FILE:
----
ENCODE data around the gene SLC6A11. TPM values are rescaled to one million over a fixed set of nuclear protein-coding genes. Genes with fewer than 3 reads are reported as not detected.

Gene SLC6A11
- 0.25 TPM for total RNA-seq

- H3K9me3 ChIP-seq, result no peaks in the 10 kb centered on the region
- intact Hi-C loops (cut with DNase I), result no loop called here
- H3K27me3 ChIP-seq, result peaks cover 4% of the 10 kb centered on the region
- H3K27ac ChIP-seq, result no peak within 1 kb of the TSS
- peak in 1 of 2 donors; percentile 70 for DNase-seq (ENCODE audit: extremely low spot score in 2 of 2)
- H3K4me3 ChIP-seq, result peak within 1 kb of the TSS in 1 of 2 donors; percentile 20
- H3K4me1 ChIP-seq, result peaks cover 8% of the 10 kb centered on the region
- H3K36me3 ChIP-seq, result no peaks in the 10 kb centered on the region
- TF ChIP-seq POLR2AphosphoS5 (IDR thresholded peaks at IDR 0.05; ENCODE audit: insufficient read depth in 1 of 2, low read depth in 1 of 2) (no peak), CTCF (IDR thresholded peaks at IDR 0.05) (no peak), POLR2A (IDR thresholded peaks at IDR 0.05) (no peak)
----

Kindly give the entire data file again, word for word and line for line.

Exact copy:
ENCODE data around the gene SLC6A11. TPM values are rescaled to one million over a fixed set of nuclear protein-coding genes. Genes with fewer than 3 reads are reported as not detected.

Gene SLC6A11
- 0.25 TPM for total RNA-seq

- H3K9me3 ChIP-seq, result no peaks in the 10 kb centered on the region
- intact Hi-C loops (cut with DNase I), result no loop called here
- H3K27me3 ChIP-seq, result peaks cover 4% of the 10 kb centered on the region
- H3K27ac ChIP-seq, result no peak within 1 kb of the TSS
- peak in 1 of 2 donors; percentile 70 for DNase-seq (ENCODE audit: extremely low spot score in 2 of 2)
- H3K4me3 ChIP-seq, result peak within 1 kb of the TSS in 1 of 2 donors; percentile 20
- H3K4me1 ChIP-seq, result peaks cover 8% of the 10 kb centered on the region
- H3K36me3 ChIP-seq, result no peaks in the 10 kb centered on the region
- TF ChIP-seq POLR2AphosphoS5 (IDR thresholded peaks at IDR 0.05; ENCODE audit: insufficient read depth in 1 of 2, low read depth in 1 of 2) (no peak), CTCF (IDR thresholded peaks at IDR 0.05) (no peak), POLR2A (IDR thresholded peaks at IDR 0.05) (no peak)